Every year from mid December to early January, the National Audubon Society hosts their annual Christmas Bird Counts. Most take place within the United States however there are many more that are being held in various spots throughout the world and the list is growing. These counts are a well defined circle with a 15 mile diameter and each circle is divided up into smaller sections where teams of birders join forces and attempt to document as many species in their section and the number of birds of each species. This data is then complied by the circle coordinator and the final reports are submitted to Audubon. (Its more complicated than that, but this is the short version.)
Annually, I attempt to participate in these counts as time allows. This year, due to my work schedule, I was only able to take part in 2 of them and they were 2 days apart. The first one took place on January 2 and is know as the Carefree CBC north of Scottsdale, Arizona. I have been part of this one the past 3 years now and I have been a part of a small group that surveys one of the remote areas know as the Quein Saba area. Our team leader is Grant Loomis and the other members consisted of Tyler Loomis, Lisa Fitzner, and myself. When taking part in one of these CBC's photography definitely becomes secondary as the main focus is finding and counting birds. However, it is nice to have a camera available in case a rarity is spotted and needs to be documented. We did not find any rarities in our section this year, but we did find a few birds of interest which included our annual Gray Flycatcher, Black-chinned and Rufous-crowned Sparrows and a pair of American Pipits that looked completely out of place when they landed in the campsite where we were eating lunch. Definitely not their normal habitat, but that is what is cool about birds; they can drop in at an unusual location any time. We had an abundance of Bushtits this year and these busy little birds are one of the most amusing to watch. They are like little monkeys foraging through the trees; upside down, sideways and every other direction possible as they hang from leaves and twigs. And they travel in small flocks from tree to tree all the while chipping away. My photos indicate males as they have dark eyes. Females have light yellow eyes.
Bushtit - Male
Bushtit - Male
There is also a wonderful Crested Saguaro in this area that I look forward to seeing every year. It is a mutation of the normal Saguaro Cactus, but are pretty rare and hard to find. (Update on this cactus, it is called a Cristate Saguaro! Thanks to FB friends for the correction!)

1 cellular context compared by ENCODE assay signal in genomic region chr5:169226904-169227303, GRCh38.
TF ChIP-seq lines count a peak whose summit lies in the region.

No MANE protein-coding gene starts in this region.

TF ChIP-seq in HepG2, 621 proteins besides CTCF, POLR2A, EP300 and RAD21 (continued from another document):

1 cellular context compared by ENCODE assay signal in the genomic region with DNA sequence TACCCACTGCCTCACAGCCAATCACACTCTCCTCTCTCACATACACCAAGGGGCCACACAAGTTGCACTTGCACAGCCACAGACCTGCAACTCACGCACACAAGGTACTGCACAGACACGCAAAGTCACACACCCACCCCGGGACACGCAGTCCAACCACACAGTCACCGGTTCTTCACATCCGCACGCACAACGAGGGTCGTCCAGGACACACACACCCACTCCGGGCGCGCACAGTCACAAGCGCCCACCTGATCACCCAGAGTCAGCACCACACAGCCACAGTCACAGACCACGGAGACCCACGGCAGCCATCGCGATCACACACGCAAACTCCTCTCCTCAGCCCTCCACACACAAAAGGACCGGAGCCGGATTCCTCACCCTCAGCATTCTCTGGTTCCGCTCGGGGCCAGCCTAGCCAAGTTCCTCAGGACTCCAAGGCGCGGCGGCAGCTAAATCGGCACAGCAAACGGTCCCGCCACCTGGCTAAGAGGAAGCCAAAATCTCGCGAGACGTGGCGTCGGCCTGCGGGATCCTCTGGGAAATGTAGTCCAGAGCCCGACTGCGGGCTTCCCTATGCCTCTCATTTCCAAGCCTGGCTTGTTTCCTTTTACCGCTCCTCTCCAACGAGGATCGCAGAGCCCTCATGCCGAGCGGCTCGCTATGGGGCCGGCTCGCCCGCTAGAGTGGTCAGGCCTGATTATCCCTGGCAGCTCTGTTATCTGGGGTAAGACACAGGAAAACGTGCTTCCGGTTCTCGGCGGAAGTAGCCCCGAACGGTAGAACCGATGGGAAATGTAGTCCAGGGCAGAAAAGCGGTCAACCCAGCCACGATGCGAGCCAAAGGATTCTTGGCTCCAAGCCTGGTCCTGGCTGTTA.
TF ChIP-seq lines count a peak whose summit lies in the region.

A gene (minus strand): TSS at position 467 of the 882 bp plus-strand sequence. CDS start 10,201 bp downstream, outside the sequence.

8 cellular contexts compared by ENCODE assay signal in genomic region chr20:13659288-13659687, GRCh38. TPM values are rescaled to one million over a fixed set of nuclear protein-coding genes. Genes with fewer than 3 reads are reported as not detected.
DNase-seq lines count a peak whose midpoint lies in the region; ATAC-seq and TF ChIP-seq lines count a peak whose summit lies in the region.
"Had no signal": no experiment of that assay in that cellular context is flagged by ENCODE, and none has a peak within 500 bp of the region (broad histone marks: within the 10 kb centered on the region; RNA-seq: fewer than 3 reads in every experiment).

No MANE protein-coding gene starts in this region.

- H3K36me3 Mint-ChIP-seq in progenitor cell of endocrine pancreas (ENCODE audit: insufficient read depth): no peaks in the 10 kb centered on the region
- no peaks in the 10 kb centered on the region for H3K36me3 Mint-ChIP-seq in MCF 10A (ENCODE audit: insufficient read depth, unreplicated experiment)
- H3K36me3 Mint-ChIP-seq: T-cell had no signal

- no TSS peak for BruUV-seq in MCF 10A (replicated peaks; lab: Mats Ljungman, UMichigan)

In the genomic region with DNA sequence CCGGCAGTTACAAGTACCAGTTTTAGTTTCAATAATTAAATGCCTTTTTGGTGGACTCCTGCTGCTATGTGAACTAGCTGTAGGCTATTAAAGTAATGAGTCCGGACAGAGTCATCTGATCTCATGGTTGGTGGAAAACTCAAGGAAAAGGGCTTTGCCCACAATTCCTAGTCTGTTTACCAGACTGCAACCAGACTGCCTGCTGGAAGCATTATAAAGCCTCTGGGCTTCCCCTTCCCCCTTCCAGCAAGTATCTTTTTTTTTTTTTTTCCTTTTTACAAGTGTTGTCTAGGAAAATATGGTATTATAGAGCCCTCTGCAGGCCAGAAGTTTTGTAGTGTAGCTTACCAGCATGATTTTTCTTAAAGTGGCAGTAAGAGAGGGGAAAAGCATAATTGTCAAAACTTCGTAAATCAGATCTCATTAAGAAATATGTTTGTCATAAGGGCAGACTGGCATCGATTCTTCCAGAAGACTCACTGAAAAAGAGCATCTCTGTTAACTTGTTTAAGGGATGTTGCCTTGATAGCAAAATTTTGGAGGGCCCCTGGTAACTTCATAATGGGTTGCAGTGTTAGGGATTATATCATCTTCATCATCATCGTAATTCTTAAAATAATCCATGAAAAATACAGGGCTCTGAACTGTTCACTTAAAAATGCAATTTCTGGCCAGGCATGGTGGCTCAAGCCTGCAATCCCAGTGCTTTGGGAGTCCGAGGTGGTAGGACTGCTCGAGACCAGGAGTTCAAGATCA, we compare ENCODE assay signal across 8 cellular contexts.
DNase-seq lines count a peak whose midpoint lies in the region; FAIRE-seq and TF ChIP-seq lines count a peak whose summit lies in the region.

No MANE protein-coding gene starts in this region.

Cristate Saguaro Cactus
Cristate Saguaro Cactus - same cactus, different angle
Then on January 4th, I took part in the Payson, Arizona CBC and was assigned to assist Brian Ison in another remote area of this circle known as the Control Road. Payson is a little over an hour north and east of the Mesa and Phoenix. It is just below the Mogollon Rim at an elevation of just little over 5000'. The Control road is further north of Payson and even a bit higher in altitude and situated just below the Rim which is about 7000' in elevation. This is a totally different habitat than what is found in and around the Phoenix area; lots of conifers and much different birds and of course with the higher elevation the temperatures were a bit colder at the start, but when the sun came out, it warmed up very nicely. Once again photography was not the focus, but later in the morning at least one of my photos helped with an identification confirmation that we needed later. We hiked a little over a mile up one of the trails off of Control Road. Most of my photos came from this hike. We had a lot of birds at various places including Stellar's Jays, Hairy Woodpeckers, and in one spot a Golden-crowned Kinglet. This is a bird that I had only seen once before, so getting to see one again was a real treat. We also had a few Bridled Titmouse and lots of Bushtits.
Bridled Titmouse (photobombed by a Bushtit in the background)
Near the end of this trail just before we turned around to head back, Brian noticed some eagles soaring in the sky above the Mogollon Rim. They were quite a distance away, but the first one we saw was an adult Bald Eagle and shortly after that we saw a couple more eagles and we quickly identified them as Golden Eagles. Finally we had what appeared to be 5 Golden Eagles soaring around above the Rim. I took photos and did not expect much due to the distance, but at least one of the photos does show 3 eagles in the view with one of them being a juvenile Golden Eagle, based on the white patches on the underside of the wings.
Golden Eagle - juvenile is in lower left corner, white wing patches
This was also the day of the Dark-eyed Junco. This bird is a single species, but has numerous sub-species with different looks and in the winter, they are quite common but can be confusing to identify the various sub-species. On this day we actually saw 4 of the sub-species and below is a lesson in Dark-eyed Juncos and 3 of the sub-species.
Dark-eyed Junco - Gray-headed
Dark-eyed Junco - Pink Sided
Dark-eyed Junco - Red-backed
Pink sided is fairly easy to identify, but the Gray-headed and the Red-backed look very similar. But note the color of the upper mandible on the Red-backed. It is very dark, almost black whereas the Gray-headed has an over all pinkish color to it.
My next blog post will have another Dark-eyed Junco and some more information on this incredibly diverse species and the many sub-species that makes up this bird.